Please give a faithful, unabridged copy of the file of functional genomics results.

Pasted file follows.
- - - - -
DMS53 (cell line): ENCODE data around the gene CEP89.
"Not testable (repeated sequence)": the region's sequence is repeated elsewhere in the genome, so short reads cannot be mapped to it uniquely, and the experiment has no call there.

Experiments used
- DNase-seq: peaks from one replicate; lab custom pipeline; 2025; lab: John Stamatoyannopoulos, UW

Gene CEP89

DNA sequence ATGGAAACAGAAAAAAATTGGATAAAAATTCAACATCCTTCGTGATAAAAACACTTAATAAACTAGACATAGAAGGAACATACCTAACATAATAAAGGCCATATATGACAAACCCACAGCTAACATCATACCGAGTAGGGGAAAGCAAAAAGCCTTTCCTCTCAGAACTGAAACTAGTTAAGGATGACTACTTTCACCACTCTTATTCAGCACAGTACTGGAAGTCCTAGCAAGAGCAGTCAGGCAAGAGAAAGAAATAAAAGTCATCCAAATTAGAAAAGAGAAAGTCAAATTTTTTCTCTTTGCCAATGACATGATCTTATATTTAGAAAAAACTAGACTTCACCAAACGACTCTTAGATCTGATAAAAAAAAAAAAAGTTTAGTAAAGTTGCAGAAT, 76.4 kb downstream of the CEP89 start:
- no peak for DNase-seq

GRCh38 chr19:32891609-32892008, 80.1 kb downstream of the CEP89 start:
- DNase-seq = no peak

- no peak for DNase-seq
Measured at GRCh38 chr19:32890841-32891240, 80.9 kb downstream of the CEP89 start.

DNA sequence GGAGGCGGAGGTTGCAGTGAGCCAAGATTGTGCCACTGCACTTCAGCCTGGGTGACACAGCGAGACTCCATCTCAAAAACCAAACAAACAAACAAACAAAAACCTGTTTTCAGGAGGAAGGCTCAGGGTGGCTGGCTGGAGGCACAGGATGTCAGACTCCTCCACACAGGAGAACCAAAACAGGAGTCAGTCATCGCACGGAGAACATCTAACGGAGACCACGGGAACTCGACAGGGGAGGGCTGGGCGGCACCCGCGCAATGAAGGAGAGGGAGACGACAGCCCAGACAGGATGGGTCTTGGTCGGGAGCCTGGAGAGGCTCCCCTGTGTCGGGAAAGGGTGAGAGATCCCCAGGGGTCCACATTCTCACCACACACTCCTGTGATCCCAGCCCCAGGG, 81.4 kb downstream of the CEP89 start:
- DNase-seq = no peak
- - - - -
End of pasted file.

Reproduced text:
DMS53 (cell line): ENCODE data around the gene CEP89.
"Not testable (repeated sequence)": the region's sequence is repeated elsewhere in the genome, so short reads cannot be mapped to it uniquely, and the experiment has no call there.

Experiments used
- DNase-seq: peaks from one replicate; lab custom pipeline; 2025; lab: John Stamatoyannopoulos, UW

Gene CEP89

DNA sequence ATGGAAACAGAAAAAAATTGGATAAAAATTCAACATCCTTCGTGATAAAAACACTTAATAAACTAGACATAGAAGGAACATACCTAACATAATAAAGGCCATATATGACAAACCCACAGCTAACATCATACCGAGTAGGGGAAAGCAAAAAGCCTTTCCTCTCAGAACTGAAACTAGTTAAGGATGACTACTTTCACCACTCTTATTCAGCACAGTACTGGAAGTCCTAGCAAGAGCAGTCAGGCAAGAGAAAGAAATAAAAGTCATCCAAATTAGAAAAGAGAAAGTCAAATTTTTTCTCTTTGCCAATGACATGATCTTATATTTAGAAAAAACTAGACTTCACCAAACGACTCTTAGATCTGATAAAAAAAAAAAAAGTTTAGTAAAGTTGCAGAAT, 76.4 kb downstream of the CEP89 start:
- no peak for DNase-seq

GRCh38 chr19:32891609-32892008, 80.1 kb downstream of the CEP89 start:
- DNase-seq = no peak

- no peak for DNase-seq
Measured at GRCh38 chr19:32890841-32891240, 80.9 kb downstream of the CEP89 start.

DNA sequence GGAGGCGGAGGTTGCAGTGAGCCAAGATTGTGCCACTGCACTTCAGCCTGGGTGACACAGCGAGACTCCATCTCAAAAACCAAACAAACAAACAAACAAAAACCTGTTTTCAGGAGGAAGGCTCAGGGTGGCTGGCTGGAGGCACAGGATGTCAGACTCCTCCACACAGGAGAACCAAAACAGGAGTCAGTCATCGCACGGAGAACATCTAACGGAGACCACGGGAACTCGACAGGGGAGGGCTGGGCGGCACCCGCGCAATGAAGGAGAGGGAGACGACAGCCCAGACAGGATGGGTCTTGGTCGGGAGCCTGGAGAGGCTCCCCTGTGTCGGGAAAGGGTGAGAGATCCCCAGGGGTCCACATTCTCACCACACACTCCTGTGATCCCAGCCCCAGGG, 81.4 kb downstream of the CEP89 start:
- DNase-seq = no peak